Subject(s)
COVID-19 , Communicable Disease Control/methods , Community-Acquired Infections , Motor Vehicles/statistics & numerical data , SARS-CoV-2 , Transportation/methods , Air Pollution , COVID-19/diagnosis , COVID-19/epidemiology , COVID-19/prevention & control , COVID-19/transmission , China/epidemiology , Cohort Studies , Community-Acquired Infections/diagnosis , Community-Acquired Infections/epidemiology , Community-Acquired Infections/prevention & control , Community-Acquired Infections/transmission , Disease Transmission, Infectious/prevention & control , Disease Transmission, Infectious/statistics & numerical data , Female , Humans , Male , Middle Aged , Risk Assessment , SARS-CoV-2/isolation & purification , SARS-CoV-2/pathogenicity
7.
Disaster Med Public Health Prep ; : 1-5, 2020 Jul 27.
Article in English | MEDLINE | ID: covidwho-679836

ABSTRACT

The coronavirus disease 2019 (COVID-19) pandemic prompted universities across the United States to close campuses in Spring 2020. Universities are deliberating whether, when, and how they should resume in-person instruction in Fall 2020. In this essay, we discuss some practical considerations for the use of 2 potentially useful control strategies based on testing: (1) severe acute respiratory syndrome coronavirus 2 (SARS-CoV-2) reverse transcriptase-polymerase chain reaction (RT-PCR) testing followed by case-patient isolation and quarantine of close contacts, and (2) serological testing followed by an "immune shield" approach, that is, low social distancing requirements for seropositive persons. The isolation of case-patients and quarantine of close contacts may be especially challenging, and perhaps prohibitively difficult, on many university campuses. The "immune shield" strategy might be hobbled by a low positive predictive value of the tests used in populations with low seroprevalence. Both strategies carry logistical, ethical, and financial implications. The main nonpharmaceutical interventions will remain methods based on social distancing (eg, capping class size) and personal protective behaviors (eg, universal facemask wearing in public space) until vaccines become available, or unless the issues discussed herein can be resolved in such a way that using mass testing as main control strategies becomes viable.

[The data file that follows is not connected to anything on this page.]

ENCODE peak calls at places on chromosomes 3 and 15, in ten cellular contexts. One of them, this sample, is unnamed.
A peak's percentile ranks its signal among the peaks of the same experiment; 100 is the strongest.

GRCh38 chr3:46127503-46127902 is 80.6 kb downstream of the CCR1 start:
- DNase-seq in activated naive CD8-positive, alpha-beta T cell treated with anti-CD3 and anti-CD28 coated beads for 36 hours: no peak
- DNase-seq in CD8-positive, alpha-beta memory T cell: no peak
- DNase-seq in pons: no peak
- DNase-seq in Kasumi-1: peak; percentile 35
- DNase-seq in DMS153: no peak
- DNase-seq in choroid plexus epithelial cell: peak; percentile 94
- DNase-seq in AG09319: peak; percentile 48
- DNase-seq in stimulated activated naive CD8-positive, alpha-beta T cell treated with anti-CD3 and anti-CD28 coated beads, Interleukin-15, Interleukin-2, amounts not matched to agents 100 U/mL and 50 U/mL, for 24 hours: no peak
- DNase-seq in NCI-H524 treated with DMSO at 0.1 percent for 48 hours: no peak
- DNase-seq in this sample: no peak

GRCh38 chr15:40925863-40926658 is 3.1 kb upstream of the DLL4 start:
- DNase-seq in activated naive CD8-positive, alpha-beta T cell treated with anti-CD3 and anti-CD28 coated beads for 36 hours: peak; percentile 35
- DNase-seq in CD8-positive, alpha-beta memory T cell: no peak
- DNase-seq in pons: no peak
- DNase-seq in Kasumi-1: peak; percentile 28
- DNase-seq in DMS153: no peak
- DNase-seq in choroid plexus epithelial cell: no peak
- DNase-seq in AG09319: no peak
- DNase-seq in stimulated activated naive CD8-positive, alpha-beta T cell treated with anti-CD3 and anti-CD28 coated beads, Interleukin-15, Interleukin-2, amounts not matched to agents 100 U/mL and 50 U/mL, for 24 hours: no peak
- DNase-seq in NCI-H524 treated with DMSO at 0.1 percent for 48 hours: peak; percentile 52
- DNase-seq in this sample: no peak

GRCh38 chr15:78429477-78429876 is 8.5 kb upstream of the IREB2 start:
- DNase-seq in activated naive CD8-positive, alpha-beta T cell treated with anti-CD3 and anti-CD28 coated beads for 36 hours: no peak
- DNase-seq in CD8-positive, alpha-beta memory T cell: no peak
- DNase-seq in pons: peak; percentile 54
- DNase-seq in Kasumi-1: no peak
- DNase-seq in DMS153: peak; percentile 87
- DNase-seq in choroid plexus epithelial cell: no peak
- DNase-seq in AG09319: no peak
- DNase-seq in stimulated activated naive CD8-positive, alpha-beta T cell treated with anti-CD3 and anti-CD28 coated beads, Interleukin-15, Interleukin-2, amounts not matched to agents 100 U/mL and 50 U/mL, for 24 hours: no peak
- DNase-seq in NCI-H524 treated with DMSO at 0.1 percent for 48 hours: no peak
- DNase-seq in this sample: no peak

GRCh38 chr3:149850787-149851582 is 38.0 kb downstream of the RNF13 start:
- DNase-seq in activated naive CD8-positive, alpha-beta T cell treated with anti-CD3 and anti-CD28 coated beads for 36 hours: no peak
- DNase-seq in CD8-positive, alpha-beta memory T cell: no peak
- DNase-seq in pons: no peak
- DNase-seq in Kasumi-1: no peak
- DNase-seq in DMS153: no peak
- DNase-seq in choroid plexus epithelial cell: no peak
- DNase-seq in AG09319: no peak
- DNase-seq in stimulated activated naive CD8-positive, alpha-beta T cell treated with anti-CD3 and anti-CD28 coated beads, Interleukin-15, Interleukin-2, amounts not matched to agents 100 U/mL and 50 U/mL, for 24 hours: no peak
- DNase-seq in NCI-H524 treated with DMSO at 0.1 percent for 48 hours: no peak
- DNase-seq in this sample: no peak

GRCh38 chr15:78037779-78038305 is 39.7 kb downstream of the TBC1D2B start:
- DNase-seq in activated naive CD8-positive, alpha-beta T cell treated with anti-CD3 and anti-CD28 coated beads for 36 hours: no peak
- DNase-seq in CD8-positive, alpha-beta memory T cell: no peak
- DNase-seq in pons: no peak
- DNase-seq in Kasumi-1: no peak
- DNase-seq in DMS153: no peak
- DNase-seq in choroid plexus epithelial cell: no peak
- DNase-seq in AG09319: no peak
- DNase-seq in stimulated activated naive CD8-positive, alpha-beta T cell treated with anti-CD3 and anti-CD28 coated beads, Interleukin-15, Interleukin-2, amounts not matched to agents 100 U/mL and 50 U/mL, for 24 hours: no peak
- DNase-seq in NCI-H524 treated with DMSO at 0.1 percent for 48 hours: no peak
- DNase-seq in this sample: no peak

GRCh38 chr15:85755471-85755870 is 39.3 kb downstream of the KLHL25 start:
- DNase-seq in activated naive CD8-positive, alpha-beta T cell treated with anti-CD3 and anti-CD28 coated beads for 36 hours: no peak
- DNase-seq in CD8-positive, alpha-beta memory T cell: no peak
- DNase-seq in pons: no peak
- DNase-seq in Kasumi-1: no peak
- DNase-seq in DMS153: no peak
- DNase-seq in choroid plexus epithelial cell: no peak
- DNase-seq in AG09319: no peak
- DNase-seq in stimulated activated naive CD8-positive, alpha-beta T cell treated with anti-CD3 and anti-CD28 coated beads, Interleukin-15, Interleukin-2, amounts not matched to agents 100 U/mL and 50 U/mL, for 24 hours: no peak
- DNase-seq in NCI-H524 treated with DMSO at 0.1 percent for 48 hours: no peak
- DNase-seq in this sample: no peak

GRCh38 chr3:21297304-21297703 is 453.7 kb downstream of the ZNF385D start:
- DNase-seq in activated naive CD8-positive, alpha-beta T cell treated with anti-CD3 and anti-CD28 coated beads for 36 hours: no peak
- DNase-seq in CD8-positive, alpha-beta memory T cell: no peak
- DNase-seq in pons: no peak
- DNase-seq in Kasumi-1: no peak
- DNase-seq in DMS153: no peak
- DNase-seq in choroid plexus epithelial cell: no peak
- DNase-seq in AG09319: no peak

8.
Open Forum Infect Dis ; 7(6): ofaa231, 2020 Jun.
Article in English | MEDLINE | ID: covidwho-622578

ABSTRACT

BACKGROUND: Severe acute respiratory syndrome coronavirus 2, the pathogen causing novel coronavirus disease of 2019 (COVID-19), efficiently spreads from person to person in close contact settings. Transmission among casual contacts in settings such as during social gatherings is not well understood. METHODS: We report several transmission events to both close and casual contacts from a cluster of 7 COVID-19 cases occurring from mid-January to early February 2020. A total of 539 social and family contacts of the index patient's, including members of a 2-day wedding and a family party, were contacted and screened through epidemiologic surveys. The clinical progression of all cases is described. RESULTS: We estimate the secondary attack rate among close contacts to be 29% (2 of 7) and for the casual contacts to be 0.6% (3 of 473). The incubation period of our case cluster was 4-12 days (median, 7 days). CONCLUSIONS: Transmission efficiency among close contacts was higher than among casual contacts; however, transmission from second-generation cases may help spread the virus during the incubation period.